• The output of the spatial filtering above is used for regularization by the second phase of the exemplified two-stage processing scheme. The second phase comprises a feed-forward ICA 214, which is a modification of a known ICA algorithm, with the modification based upon using multi-tap filters. More particularly, the duration of the reverberation process is typically longer than a current frame, and thus using multi-tap filters that contain historical information over previous frames allows for the ICA to consider the duration of the reverberation process. For example, ten multi-tap filters corresponding to ten previous 30 ms frames may be used with a 300 ms reverberation duration, whereby equation (1) corresponds to the matrix generally represented in FIG. 3, where n represents the current frame. This is only one example, and shorter frames with correspondingly more taps have been implemented.
  • As can be seen, the mutual independence of the separated speeches is maximized by using both current and previous multi-channel frames, (multiple taps). For additional separation secondary spatial filters 215 and 216 (another nonlinear spatial suppressor) are applied on the ICA outputs, which are followed by the inverse MCLT 220 and 221 to provide the separated speech signals. In general, this removes any residual interference. Regardless of whether the secondary nonlinear spatial filtering is used after regularization, the output of the second phase comprises separated signals at a second level of separation that is typically a significant improvement over prior techniques, e.g., as measured by signal-to-interference ratios.
  • For beamforming followed by a spatial filter, to determine the direction of arrival (DOA) of the desired and interference speech signals, an instantaneous DOA (IDOA)-based sound source localizer 222 may be used. IDOA space is M−1 dimensional with the axes being the phase differences between the non-repetitive pairs, where M is the number of microphones. This space allows estimation of the probability density function pk(θ) as a function of the direction θ for each subband. The results from all subbands are aggregated and clustered.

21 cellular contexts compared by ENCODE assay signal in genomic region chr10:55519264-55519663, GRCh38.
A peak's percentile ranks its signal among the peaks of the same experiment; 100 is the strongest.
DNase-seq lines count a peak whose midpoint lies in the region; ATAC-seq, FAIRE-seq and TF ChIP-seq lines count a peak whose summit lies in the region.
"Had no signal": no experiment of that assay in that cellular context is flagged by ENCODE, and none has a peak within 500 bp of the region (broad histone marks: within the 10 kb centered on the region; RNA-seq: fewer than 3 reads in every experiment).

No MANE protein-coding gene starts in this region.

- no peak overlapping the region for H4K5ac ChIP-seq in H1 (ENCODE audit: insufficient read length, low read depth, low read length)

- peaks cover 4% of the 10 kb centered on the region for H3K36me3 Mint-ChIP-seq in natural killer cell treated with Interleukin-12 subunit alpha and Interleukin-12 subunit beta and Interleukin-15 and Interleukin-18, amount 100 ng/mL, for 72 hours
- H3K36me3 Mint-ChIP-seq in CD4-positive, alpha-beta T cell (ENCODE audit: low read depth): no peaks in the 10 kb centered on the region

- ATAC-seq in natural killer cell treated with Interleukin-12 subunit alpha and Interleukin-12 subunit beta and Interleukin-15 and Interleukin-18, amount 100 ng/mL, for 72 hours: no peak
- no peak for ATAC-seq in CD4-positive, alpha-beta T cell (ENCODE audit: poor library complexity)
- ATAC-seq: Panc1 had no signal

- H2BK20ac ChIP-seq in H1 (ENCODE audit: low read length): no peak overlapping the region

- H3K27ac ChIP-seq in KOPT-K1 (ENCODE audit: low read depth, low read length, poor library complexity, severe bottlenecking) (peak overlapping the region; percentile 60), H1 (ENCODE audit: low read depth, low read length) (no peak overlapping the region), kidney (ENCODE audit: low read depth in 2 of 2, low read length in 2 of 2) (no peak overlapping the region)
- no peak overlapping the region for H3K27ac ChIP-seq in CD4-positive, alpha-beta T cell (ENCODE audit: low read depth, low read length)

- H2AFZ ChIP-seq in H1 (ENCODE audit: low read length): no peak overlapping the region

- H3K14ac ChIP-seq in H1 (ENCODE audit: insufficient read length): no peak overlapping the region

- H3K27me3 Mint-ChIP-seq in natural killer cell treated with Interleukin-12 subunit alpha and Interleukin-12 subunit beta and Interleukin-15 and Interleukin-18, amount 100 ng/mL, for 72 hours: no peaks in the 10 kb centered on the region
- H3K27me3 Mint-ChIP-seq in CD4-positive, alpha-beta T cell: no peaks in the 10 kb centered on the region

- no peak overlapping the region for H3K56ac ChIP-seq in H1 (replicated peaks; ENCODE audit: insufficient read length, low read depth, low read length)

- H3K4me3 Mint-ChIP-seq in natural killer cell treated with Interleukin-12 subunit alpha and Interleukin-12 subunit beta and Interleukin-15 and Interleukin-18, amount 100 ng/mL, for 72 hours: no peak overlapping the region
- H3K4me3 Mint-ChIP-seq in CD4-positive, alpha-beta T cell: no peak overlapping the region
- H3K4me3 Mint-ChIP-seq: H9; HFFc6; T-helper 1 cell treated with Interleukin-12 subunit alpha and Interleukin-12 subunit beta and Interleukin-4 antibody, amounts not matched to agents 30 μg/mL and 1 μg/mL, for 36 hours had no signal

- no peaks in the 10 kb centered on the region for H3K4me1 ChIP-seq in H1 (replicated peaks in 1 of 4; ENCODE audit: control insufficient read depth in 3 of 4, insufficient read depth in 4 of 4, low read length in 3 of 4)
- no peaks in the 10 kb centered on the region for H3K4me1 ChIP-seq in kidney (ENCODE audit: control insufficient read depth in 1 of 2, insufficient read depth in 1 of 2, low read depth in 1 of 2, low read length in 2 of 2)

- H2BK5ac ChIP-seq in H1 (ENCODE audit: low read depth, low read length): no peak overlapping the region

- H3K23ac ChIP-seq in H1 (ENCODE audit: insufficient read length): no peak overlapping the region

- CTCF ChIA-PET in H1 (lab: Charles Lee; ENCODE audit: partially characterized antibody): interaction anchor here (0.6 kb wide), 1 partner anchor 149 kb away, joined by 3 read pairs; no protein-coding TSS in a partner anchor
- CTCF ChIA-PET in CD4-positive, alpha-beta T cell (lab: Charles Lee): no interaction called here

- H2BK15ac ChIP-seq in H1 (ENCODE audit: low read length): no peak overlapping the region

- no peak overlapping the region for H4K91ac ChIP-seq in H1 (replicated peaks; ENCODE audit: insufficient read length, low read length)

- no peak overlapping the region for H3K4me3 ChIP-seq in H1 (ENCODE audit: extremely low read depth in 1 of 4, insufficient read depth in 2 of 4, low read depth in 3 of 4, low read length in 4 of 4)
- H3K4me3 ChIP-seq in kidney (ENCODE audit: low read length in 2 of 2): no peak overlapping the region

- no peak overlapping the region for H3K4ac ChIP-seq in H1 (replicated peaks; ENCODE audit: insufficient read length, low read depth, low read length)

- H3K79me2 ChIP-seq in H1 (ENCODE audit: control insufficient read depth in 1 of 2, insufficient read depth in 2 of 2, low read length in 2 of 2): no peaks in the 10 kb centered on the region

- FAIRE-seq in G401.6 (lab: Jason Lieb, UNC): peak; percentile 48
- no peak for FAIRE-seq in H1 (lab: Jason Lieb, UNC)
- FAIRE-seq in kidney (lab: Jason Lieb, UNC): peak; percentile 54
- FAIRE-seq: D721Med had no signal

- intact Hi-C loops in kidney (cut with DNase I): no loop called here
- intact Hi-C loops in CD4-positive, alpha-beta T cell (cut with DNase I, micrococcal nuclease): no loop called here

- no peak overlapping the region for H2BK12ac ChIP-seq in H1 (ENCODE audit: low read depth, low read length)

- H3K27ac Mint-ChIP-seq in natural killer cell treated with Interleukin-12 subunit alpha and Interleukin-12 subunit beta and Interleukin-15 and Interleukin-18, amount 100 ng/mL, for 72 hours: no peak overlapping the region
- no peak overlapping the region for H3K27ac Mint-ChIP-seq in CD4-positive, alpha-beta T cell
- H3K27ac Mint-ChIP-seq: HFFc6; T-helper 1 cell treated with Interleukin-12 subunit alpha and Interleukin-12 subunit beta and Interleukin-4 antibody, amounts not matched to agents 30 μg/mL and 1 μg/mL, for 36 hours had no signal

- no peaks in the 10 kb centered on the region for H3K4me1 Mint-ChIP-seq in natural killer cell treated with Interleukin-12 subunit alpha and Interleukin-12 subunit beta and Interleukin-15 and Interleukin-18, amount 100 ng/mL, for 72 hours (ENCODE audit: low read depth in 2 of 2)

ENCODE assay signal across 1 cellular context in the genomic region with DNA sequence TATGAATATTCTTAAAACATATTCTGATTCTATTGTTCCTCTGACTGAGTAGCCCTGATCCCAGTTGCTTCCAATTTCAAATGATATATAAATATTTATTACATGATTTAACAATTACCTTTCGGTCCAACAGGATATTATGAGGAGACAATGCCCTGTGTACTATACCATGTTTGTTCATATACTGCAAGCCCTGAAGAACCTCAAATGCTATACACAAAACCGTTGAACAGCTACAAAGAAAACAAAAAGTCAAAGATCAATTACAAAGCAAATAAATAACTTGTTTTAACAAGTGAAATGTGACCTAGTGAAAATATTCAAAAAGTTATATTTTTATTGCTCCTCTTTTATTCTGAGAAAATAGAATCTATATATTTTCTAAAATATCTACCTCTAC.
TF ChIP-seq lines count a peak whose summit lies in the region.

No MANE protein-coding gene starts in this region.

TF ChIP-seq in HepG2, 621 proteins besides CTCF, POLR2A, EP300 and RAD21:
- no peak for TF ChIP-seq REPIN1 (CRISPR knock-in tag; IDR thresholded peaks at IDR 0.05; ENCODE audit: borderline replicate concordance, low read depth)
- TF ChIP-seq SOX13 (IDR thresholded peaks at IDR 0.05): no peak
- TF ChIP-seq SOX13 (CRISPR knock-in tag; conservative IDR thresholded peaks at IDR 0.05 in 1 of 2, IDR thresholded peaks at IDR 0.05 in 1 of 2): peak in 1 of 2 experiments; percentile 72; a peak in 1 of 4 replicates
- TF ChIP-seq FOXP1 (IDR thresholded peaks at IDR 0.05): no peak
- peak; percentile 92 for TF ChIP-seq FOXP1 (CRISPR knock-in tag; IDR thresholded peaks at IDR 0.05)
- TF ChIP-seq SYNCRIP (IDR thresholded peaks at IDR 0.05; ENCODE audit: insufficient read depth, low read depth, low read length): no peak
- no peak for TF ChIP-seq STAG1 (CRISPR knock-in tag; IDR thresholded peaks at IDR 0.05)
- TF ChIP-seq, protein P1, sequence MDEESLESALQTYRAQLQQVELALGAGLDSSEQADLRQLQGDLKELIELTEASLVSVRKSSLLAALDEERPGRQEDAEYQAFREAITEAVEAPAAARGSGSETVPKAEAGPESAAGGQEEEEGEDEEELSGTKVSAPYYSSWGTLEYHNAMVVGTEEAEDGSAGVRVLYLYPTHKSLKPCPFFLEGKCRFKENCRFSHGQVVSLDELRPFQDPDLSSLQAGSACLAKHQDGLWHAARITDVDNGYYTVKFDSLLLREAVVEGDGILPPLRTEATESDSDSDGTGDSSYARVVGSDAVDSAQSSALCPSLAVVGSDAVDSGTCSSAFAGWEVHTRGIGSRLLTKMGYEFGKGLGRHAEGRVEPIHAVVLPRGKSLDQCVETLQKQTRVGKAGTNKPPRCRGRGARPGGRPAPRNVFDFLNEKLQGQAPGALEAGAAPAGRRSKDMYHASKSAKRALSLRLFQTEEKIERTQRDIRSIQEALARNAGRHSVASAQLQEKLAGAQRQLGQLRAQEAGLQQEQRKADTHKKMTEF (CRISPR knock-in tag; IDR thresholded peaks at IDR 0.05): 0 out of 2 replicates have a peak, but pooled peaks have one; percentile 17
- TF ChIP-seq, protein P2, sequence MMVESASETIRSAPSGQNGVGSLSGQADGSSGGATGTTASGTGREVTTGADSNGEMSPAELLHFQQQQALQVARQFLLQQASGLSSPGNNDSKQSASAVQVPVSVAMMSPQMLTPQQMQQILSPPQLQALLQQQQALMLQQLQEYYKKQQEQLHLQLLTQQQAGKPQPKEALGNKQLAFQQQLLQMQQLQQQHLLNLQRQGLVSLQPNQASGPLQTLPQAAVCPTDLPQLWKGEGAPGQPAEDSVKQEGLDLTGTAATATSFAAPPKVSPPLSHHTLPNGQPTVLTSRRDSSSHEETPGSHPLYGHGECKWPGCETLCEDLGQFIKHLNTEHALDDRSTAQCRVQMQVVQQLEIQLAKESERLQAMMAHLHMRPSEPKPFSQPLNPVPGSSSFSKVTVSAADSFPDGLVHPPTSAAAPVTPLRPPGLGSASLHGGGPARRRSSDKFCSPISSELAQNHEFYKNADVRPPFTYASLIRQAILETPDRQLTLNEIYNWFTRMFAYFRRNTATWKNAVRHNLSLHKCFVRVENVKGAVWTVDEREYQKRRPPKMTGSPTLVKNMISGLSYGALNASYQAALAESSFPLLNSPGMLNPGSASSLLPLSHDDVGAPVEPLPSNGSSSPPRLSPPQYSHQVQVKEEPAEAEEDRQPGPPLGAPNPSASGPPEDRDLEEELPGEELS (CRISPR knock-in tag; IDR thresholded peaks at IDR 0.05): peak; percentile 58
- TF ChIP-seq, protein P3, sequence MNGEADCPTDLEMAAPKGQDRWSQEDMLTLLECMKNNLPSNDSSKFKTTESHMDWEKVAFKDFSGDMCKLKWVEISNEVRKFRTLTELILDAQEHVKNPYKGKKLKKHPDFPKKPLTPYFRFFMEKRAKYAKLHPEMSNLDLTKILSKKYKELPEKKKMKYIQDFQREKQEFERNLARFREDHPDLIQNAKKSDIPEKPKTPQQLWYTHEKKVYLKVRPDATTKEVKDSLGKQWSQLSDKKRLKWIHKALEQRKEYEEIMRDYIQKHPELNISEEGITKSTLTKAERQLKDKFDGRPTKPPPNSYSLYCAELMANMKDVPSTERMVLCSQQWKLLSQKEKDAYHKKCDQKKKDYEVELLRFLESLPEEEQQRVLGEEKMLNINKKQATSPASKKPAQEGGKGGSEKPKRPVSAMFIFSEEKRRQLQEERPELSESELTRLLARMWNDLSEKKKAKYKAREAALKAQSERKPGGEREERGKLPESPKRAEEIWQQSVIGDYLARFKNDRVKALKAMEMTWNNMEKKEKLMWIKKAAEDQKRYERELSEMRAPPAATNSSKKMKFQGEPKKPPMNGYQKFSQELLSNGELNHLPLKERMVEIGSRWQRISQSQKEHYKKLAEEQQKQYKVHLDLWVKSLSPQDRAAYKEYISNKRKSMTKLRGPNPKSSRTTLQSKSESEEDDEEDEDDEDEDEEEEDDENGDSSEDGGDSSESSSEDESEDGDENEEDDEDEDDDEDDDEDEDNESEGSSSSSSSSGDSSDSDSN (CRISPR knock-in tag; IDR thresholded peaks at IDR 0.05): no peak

• Note that at this stage, the tracking system may provide additional cues to improve the localization and tracking precision. The sound source localizer provides directions to desired θ1 and interference θ2 signals. Given the proper estimation on the DOAs for the target and interference speech signals, the constrained beamformer plus nullformer according is applied as described in equation (3).
  • Turning to additional details, the consequent spatial filter applies a time-varying real gain for each subband, acting as a spatio-temporal filter for suppressing the sounds coming from non-look directions. The suppression gain is computed as:
  • G k ( n ) = θ 1 - Δ θ θ 1 + Δ θ p k ( θ ) θ / - π + π p k ( θ ) θ , ( 4 )
  • where Δθ is the range around the desired direction θ1 from which to capture the sound.
  • With respect to regularized feed-forward ICA 214 followed by IDOA based post-processing, as described above, the time-domain source separation approach in the subband domain case is utilized by allowing multiple taps in the demixing filter structure in each subband. An update rule for the regularized feed-forward ICA (RFFICA) is:

  • W i =W i+μ((1−α)·ΔICA,i−α·ΔFirst stage,i)  (5)
  • where and i=0, 1, . . . , N−1, N is the number of taps. ΔICA,i and ΔFirst stage,i represent the portion of the ICA update and the regularized portion on the first stage output.
  • Δ ICA , i = W i - g ( S ( · - ( N - 1 ) ) ) Y temp H ( · - i ) t ( 6 ) S ( · ) = n = 0 N - 1 W n ( · ) Y ( · - n ) ( 7 ) Y temp ( · ) = n = 0 N - 1 W N - 1 - n H ( · ) S ( · - n ) ( 8 ) Δ First stage , i = ( S ( · ) | Ref - S First stage ( · ) ) ( Y ( · - i ) | Ref ) H t ( 9 )
  • where
    Figure US20120120218A1-20120517-P00001
    represents time averaging, (·−i) represents i sample delay, SFirst stage is the first stage output vector for regularization and |Ref represents the reference channels. A penalty term is only applied to the channel where the references are assigned; the other entries for the mixing matrix are set to zero so that the penalty term vanishes on those channel updates.